Red Bull announced on Friday that it had signed outgoing Racing Point driver Sergio Perez for next season to replace Albon, who has dropped into a reserve and test role.
Red Bull has been considering Albon’s future for some time after he struggled to match teammate Verstappen through 2020, but wanted to give him until the end of the season to stake a claim for the seat.
But after Perez scored a victory for Racing Point at Sakhir and Albon returned just two podium finishes all season long, it took the decision to draft in the Mexican driver.
While Horner felt Albon had “improved significantly”, he said the gap to Verstappen had remained the same throughout the year.
“You take what you’ve got, don’t you?” Horner told select media including Motorsport.com when asked if Albon had been unlucky with the RB16 car.
“He’s in Formula 1 and graduated to F1 because of Red Bull which he’s very grateful for. He’s still part of the team.
“This year’s car has been tricky. I think it’s improved significantly throughout the year, particularly in the last third of the year. But, again, it’s what you make of it, isn’t it? I think the gap between Alex and Max has largely remained consistent from Austria to certainly Bahrain 2. He had a good race in Abu Dhabi.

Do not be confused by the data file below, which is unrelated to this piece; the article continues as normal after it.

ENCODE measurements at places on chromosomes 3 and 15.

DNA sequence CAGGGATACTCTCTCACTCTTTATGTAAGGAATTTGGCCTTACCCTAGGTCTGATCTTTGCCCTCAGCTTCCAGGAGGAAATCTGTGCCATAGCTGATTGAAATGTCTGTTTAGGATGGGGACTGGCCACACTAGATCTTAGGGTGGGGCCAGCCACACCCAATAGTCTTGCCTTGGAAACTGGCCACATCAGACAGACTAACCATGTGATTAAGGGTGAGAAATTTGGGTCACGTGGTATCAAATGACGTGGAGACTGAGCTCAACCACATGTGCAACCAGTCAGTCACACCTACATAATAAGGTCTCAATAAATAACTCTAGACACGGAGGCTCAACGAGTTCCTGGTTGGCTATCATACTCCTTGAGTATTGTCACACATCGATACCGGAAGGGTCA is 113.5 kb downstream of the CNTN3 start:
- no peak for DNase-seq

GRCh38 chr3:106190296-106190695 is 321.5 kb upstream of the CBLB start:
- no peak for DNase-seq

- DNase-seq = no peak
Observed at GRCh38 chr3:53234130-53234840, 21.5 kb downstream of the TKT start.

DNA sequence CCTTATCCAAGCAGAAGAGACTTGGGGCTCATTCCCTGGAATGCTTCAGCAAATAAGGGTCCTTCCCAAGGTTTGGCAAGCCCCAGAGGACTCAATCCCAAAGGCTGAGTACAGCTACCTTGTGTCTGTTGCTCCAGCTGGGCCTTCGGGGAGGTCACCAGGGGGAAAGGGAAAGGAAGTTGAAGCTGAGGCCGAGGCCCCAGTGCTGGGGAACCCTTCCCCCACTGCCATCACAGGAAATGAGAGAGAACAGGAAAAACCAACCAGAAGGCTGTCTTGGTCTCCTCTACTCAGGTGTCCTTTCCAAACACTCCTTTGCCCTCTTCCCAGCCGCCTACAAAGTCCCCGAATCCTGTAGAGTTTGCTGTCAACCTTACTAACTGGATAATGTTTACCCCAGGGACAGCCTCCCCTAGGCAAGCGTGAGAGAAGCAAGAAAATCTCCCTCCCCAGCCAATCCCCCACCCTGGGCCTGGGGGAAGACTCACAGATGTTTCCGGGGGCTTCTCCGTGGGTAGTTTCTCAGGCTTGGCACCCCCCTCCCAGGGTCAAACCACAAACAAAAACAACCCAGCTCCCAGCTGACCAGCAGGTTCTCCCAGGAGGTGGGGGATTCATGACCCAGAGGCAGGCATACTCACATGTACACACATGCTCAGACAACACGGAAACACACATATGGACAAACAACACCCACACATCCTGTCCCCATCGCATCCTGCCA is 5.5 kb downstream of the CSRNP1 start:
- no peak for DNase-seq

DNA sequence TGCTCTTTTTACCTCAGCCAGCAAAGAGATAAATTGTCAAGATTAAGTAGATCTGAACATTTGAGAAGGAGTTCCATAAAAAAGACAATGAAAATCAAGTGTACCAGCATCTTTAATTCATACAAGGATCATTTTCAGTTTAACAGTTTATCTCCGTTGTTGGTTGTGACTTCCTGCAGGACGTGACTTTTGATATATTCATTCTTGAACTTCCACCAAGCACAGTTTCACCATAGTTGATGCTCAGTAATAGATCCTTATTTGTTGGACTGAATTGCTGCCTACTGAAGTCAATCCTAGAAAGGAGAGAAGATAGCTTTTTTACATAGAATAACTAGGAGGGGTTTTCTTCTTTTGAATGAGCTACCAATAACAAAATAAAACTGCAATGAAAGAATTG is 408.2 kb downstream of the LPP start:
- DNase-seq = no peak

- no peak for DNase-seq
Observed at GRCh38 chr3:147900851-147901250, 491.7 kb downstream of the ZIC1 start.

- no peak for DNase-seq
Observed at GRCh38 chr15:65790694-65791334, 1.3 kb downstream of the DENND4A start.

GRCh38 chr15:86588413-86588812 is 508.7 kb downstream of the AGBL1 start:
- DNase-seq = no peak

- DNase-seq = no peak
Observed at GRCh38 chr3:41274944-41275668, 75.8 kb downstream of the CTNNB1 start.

“Everything else, he’s done brilliantly well. He’s a great racer, he’s an absolute gentleman within the team. He’s very popular within a team because he’s such a nice guy. That’s what’s made this decision harder.
“But when you look at the data and you trust the facts opposed to emotion, Sergio is the logical choice.”
Horner said that Albon was informed of the decision on Friday, and was “obviously disappointed” but “incredibly mature” in accepting the news.
“He’s grateful for the opportunity and support that he’s had this year, and obviously determined to do the best he can to get back into a race seat for 2022,” Horner said.
Asked how Albon could make a case for a race seat in his test and reserve role, Horner said Red Bull would “see how things unfold”.
“He’s got an important role in terms of development with 2022 and tyre testing, and obviously the development of the 2022 car in the virtual world,” Horner said.
“We’ll see how circumstances how circumstances unfold for 2022, either within Red Bull or external to Red Bull.”
Red Bull has struggled to field two competitive cars since Daniel Ricciardo’s exit from the team at the end of 2018, with Albon’s predecessor, Pierre Gasly, experiencing similar struggles during his 12-race stint at the team last year.
Horner said it was crucial for Red Bull to give Verstappen a competitive teammate to help in the fight against Mercedes after being left without a rear gunner at races this year.
“I think it’s vital if you want to mount a serious challenge in either of the championships, that you need both cars performing at a level,” Horner said.
“We saw that very clearly in Abu Dhabi, for example. So you need that consistency, in order to take on the likes of Mercedes in either the drivers’ or teams’ championship.”